The image below is the aforementioned Figure 3.

Thanks to lead author Dr. Koppes for a copy of her paper for my review.


Wind turbines mistaken for tornadoes

According to an Associate Press article, wind farms can be mistaken by Doppler radar as tornadoes. Specifically, the spinning blades at the top of a 200 foot tower look like the rapidly rotating winds of a powerful thunderstorm or a tornado. And in places like Texas, where there are lots of both wind turbines and tornadoes, turbines have generated erroneous tornado warnings.

As with all plans, the law of unintended consequences reigns supreme.


First deep water tethered wind turbine now operational

The BBC reports that the first tethered deep water wind turbine is now operational in the North Sea off the coast of Norway. The Carboholic first covered the Hywind deep water wind project back in June, when it had been installed but was still undergoing testing. But now the turbine is adding 2.3 MW to the Norwegian electric grid when it’s windy out 10 km in the North Sea.

According to the BBC article, part of the reason that the turbine was placed in the North Sea was because of the severity of winter storms. The idea was to test how well the turbine withstood potentially damaging winds and seas over a two year test period. In the video that accompanies the BBC article, Hywind asset manager Sjur Bratland estimates that it’ll be at least another 10 years until deep water floating wind turbine technologies are advanced enough to deploy widely. According to the BBC article, part of that would be the development of turbines that are smaller, lower to the water surface, and that produce more electricity per turbine, up to 6 MW.


rareearthCAmineRare earth metals and renewable energy

Two new articles in Reuters last week pointed to a known but little publicized problem with hybrid vehicles and wind turbines – the large scale use of rare earth metals in the motors, batteries, and generators used in hybrid vehicles and turbines.

The first article points out that the Prius uses 1 kg of the rare earth metal neodymium, 10-15 kg of lanthanum, and trace amounts of terbium and dysprosium. These are used in the electric motor as a lightweight alternative to iron magnets and in the high capacity nickel-metal hydride (NiMH) batteries. The problem is that the largest source of these elements is China, and the Chinese government is limiting exports specifically to ensure a supply of the rare earth metals to Chinese industry. As a result, Toyota and wind turbine manufacturers are looking to rare earth deposits in Canada, Vietnam, and a previously worked mine in California.

The second article is about the California mine. The mine used to be the largest source of rare earth metals in the world until Chinese mine production drove the price down so far that mining in California stopped being economical. According to the article, the mine not only has the largest known deposit of rare earth metals in the world, the ore has very little uranium or thorium, two elements that make extracting the rare earth metals more expensive. And with the development of a new extraction technology, the mining company expects to be able to start extracting 1,000 tons of refined rare earth metals from the mine per day by 2012. Just in time for the mine to fill in the expected gap left by Chinese export restrictions.

Given that the U.S. could possibly be trading a dependency on Middle East oil for a dependency on Chinese rare earth metals, a domestic source of elements critical to renewable energy would be a good thing to have.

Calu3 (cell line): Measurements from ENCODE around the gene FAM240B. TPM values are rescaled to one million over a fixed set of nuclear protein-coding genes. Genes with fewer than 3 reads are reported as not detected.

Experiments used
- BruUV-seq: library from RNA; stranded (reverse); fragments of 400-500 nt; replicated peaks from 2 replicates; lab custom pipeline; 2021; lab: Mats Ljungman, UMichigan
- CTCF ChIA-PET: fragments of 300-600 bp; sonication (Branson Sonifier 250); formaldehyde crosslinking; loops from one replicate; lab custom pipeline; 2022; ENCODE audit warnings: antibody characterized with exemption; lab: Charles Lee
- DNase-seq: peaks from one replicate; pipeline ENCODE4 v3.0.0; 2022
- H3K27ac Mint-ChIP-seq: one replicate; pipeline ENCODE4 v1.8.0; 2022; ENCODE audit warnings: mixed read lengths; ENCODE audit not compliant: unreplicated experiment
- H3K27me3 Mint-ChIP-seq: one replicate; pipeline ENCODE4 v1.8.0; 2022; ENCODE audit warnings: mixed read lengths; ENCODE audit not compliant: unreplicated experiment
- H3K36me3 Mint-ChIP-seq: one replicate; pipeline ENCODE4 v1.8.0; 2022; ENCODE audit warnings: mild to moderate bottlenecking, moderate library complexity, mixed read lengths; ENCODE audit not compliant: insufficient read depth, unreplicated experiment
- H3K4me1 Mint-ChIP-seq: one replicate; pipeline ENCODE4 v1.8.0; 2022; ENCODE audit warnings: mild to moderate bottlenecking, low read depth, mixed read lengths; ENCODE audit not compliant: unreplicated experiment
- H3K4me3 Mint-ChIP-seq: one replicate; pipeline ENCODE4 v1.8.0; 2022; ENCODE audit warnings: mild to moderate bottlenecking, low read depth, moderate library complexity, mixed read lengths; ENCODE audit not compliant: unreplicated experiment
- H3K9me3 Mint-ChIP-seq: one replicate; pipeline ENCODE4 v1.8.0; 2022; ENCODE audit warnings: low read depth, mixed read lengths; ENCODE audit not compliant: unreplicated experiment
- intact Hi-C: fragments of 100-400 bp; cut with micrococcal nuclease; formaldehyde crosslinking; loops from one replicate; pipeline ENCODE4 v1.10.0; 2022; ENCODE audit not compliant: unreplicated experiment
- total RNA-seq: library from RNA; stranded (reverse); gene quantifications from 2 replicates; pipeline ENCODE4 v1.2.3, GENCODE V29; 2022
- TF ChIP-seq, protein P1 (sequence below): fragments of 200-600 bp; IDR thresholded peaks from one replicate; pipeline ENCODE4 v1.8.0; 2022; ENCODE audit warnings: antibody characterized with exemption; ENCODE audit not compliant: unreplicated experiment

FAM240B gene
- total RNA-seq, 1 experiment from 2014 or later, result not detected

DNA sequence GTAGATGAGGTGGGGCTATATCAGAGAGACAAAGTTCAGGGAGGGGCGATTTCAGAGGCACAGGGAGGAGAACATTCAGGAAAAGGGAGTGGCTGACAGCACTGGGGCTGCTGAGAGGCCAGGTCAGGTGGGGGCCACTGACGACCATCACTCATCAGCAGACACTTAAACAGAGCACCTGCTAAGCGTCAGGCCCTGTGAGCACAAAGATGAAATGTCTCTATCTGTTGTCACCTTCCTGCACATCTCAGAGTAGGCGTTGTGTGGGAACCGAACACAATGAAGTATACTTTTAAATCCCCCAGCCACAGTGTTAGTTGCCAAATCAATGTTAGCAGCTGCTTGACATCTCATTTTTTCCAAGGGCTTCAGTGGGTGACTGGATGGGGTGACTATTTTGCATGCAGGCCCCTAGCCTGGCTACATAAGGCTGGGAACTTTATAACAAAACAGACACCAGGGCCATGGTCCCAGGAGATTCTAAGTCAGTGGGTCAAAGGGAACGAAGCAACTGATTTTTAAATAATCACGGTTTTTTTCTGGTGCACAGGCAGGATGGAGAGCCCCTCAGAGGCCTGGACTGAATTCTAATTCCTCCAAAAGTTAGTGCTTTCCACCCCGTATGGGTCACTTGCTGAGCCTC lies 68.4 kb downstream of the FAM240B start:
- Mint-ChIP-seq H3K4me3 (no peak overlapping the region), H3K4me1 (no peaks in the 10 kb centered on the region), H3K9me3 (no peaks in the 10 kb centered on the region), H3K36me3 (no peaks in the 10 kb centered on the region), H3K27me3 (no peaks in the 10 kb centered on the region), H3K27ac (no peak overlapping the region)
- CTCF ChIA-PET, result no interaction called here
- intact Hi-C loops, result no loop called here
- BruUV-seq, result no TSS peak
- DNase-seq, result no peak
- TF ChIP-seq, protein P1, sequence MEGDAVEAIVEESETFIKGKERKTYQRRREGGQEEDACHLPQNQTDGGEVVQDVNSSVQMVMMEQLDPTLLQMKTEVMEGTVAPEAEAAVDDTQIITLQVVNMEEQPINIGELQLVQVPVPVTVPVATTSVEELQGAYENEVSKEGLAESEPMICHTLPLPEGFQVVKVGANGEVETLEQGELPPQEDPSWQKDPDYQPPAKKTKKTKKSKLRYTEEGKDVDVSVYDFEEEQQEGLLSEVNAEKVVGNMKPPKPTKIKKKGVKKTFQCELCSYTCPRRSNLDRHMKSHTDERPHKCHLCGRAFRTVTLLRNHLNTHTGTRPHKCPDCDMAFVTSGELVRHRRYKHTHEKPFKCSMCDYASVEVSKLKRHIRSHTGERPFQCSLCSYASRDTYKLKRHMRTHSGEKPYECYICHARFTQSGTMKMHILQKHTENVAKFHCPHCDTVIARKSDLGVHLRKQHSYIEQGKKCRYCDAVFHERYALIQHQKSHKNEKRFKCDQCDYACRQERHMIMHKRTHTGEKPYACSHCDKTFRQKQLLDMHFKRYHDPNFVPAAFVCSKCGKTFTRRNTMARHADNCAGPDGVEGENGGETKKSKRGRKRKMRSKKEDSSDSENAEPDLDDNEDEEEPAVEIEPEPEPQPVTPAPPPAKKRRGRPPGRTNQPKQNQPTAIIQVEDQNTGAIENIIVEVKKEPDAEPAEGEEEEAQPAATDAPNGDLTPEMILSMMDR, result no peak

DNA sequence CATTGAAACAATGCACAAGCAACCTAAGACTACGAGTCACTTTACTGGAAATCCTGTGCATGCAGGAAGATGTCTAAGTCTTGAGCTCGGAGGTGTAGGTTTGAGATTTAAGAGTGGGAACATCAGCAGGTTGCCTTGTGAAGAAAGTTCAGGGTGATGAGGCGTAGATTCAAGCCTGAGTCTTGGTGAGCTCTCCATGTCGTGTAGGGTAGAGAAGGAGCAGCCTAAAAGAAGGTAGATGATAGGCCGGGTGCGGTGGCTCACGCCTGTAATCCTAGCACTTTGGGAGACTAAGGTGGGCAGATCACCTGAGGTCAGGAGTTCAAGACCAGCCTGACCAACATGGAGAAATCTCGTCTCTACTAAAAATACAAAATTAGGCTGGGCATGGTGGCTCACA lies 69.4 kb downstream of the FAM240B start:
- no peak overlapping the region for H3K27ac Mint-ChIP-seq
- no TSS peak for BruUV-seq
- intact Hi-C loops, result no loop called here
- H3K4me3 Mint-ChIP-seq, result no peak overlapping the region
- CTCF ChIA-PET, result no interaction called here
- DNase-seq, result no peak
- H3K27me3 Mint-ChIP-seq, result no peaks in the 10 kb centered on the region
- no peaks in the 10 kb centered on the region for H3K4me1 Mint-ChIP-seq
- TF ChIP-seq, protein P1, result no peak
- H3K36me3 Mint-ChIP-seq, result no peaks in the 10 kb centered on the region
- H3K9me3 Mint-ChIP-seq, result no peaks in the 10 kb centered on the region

Image credits:
Science Education Resource Center
Nature Geoscience
REUTERS/David Becker

4 replies »

  1. it’ll be at least another 10 years until deep water floating wind turbine technologies are advanced enough to deploy widely

    Still a tremendously encouraging development. I saw it on TV: kind of mind-boggling.

  2. In August the UW placed some tidal turbines in Admiralty inlet. I think the project is in conjunction with our Public Utility District and the Bonneville Power Administration. There are very mixed feelings about the turbines placed at the narrow points in the Sound would impede oxygen exchange and nutrient turnover in the inlet area.

    I can’t say if it’s true, but I’ve heard bridges already have this sort of effect (like on the Hood Canal).

  3. Climate change lobbyists grow by 31% leading up to ACES vote

    It’s astonishing how much this can impact the debate. I’ve been reviewing the energy industry recently, and the US is now looking at cheap natural gas for a number of years, largely as a result of horizontal drilling technologies in shale areas. I mean, not just cheap in relative terms–cheap in absolute terms. There’s been a significant drop in the cost at which drillers can generate a reasonable return. And still the coal lobby is able to get a version of the cap and trade bill that they want–or at least, one that’s not as punitive to coal and favorable to gas as would be expected purely on carbon and supply criteria.

  4. Climate change lobbyists grow by 31% leading up to ACES vote

    This is pretty astonishing, but not a surprise. I’ve been looking at the natural gas situation in the US right now–it now looks like there’s going to be a much larger available supply (largely from new drilling technologies), and that gas is going to remain cheap–not just on a relative basis, but on an absolute basis. The cost of generating a reasonable return for the drillers keeps dropping. Which means that natural gas should be the fuel of choice for a transition fuel, obviously–you can put combined-cycle generation plants pretty much anywhere. And yet the coal lobby is still able to exert enough pressure to have the cap and trade legislation still pretty favorable to the industry, largely at the expens of gas producers. Amazing.